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Which licensing model for a "free to use" application?

Doug Otto (2821601) writes | about a year ago

1

Doug Otto (2821601) writes "I work for a small defense contractor. We provide long range cameras and control systems to the military. We've developed an application to aid in configuration and maintenance of these systems that we'd like to distribute with the camera systems. The idea is to provide the application with a "free to use and distribute" license that doesn't give up ownership. Any thoughts?"

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1 comment

Bruce Perens (1)

Dr_Barnowl (709838) | about a year ago | (#43342497)

Bruce Perens has an opinion : http://www.datamation.com/osrc/article.php/3803101/Bruce-Perens-How-Many-Open-Source-Licenses-Do-You-Need.htm [datamation.com]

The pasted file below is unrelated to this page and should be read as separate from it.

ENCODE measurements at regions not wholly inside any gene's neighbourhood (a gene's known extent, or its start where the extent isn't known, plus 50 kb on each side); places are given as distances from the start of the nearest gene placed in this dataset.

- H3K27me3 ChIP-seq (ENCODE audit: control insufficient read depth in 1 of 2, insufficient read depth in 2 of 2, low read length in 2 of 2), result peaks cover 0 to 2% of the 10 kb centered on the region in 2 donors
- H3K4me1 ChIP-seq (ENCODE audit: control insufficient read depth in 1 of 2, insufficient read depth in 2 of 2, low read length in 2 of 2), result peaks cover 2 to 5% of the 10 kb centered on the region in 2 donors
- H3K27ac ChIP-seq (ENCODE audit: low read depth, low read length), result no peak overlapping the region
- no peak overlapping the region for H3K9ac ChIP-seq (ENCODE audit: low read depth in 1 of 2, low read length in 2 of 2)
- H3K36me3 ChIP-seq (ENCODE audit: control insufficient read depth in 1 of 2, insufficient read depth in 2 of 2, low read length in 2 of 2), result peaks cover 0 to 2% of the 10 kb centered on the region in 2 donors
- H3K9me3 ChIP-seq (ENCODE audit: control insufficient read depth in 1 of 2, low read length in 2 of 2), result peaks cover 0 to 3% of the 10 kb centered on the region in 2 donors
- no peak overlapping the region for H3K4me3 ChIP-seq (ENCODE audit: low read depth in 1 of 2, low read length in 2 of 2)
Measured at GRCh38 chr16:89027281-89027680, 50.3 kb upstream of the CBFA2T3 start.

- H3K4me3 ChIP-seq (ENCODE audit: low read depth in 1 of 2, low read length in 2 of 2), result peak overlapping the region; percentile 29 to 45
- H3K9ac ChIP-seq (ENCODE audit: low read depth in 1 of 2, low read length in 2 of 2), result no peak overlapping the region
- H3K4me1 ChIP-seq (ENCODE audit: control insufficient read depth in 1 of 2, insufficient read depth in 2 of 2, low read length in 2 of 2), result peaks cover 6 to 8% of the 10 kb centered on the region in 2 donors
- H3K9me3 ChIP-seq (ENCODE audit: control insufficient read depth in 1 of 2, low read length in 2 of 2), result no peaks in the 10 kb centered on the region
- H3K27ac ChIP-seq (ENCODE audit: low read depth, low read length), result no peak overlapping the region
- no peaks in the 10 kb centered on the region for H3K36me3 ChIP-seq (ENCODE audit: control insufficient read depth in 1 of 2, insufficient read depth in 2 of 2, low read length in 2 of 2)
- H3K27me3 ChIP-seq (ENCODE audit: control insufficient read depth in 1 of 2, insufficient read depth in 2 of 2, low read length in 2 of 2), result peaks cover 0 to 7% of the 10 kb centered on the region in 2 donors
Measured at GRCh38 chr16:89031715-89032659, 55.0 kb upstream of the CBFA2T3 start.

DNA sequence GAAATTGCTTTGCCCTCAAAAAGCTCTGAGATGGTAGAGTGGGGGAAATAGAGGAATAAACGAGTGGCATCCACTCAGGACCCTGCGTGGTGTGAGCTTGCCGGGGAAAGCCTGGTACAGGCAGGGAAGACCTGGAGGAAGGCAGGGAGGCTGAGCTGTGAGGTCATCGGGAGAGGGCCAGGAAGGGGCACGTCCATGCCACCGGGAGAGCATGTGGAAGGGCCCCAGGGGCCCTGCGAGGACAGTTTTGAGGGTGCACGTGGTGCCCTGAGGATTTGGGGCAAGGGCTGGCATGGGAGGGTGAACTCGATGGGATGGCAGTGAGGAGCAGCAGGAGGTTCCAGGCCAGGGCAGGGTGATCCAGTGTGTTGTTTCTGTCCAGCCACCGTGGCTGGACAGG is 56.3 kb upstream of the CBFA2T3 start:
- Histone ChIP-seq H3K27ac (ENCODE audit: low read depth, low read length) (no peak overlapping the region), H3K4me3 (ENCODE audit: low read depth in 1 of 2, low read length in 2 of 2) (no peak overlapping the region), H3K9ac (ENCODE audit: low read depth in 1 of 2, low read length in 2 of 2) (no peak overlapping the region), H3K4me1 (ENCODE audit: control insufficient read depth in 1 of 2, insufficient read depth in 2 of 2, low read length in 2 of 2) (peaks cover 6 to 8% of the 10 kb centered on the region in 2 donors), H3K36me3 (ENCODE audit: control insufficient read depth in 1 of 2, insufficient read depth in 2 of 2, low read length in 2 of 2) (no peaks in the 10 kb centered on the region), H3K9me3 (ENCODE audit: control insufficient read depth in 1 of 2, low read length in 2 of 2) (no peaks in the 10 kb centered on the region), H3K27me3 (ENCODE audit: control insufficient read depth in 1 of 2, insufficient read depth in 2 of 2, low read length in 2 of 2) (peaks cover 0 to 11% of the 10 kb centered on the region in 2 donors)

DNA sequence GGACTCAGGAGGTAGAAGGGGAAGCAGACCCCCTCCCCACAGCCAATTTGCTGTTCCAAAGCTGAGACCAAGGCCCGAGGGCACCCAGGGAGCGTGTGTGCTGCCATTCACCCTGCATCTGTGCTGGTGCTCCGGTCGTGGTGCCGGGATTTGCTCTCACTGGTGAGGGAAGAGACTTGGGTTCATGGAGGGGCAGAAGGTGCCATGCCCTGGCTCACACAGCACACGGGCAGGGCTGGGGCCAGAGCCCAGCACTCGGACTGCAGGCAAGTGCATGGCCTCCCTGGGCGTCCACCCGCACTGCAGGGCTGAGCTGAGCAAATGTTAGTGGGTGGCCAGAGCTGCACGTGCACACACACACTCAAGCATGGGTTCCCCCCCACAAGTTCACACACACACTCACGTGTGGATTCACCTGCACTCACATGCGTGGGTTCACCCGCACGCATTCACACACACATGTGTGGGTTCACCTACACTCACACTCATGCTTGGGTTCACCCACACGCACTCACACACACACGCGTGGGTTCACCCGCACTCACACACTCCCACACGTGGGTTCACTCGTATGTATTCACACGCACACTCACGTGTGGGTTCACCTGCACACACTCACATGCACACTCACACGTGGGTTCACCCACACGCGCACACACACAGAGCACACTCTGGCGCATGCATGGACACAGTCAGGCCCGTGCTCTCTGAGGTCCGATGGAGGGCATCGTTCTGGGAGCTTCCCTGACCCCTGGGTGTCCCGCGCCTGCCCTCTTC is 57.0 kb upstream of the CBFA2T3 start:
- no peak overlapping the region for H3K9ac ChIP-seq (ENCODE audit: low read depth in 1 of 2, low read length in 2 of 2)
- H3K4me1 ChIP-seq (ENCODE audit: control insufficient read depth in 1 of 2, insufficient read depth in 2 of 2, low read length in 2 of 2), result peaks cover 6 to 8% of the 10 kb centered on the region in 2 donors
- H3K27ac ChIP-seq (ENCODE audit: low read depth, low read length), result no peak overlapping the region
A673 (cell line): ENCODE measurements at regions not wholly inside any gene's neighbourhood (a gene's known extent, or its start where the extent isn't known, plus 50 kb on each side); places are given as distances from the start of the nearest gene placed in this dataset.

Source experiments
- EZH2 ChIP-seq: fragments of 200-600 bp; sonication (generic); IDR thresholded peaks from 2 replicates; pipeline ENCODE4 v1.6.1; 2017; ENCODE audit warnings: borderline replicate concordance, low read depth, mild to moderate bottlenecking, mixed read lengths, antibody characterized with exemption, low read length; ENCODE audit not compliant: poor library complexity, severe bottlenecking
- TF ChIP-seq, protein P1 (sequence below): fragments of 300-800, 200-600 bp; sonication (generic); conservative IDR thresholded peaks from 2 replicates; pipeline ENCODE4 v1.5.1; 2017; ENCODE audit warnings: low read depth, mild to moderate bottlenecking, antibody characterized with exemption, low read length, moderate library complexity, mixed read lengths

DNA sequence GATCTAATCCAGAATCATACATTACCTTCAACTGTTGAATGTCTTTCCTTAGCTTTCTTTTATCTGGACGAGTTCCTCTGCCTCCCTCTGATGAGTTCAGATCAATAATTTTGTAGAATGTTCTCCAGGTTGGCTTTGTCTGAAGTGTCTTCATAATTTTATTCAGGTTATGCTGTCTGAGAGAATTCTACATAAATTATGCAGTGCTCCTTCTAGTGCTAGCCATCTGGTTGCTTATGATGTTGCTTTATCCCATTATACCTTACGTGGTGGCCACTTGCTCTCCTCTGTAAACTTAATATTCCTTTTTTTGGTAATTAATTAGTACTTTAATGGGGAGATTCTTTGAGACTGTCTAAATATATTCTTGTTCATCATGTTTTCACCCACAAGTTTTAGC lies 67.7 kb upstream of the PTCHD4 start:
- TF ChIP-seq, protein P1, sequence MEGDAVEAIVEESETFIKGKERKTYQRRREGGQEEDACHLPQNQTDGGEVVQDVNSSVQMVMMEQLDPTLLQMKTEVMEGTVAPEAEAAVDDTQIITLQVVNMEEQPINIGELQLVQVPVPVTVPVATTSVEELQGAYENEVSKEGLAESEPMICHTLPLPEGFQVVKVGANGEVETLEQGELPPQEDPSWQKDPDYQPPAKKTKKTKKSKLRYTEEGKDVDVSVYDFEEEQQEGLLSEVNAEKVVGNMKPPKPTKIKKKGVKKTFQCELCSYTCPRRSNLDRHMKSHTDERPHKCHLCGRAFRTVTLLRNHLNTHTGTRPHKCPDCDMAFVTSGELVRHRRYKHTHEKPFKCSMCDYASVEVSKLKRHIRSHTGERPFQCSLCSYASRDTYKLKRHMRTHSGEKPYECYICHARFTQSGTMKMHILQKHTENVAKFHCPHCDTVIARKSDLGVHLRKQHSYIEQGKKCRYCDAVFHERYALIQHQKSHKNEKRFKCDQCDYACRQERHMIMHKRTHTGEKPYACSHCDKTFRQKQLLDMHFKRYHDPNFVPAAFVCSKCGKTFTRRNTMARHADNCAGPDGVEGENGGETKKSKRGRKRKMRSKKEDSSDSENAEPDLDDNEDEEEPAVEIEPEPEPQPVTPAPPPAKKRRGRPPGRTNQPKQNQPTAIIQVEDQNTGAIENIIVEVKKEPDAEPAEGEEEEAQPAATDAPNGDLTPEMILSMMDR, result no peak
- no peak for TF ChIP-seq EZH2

TLDR?

You don't give up ownership of your code when you release it under any OSI license. Because you are the copyright holder, you retain all your rights, including the right to release it under another license.

Most companies seem to prefer BSD-style licenses like Apache 2, so if the participation of other corporations in your software project is key, you may want to use them. If not, GPL is fine - not only does it provide an open-source license, it will prevent your competitors tweaking your code and selling it on as a closed-source product. Ignore the crap about it being viral - for your own code, as I state above, you retain the right to re-license it however you want.

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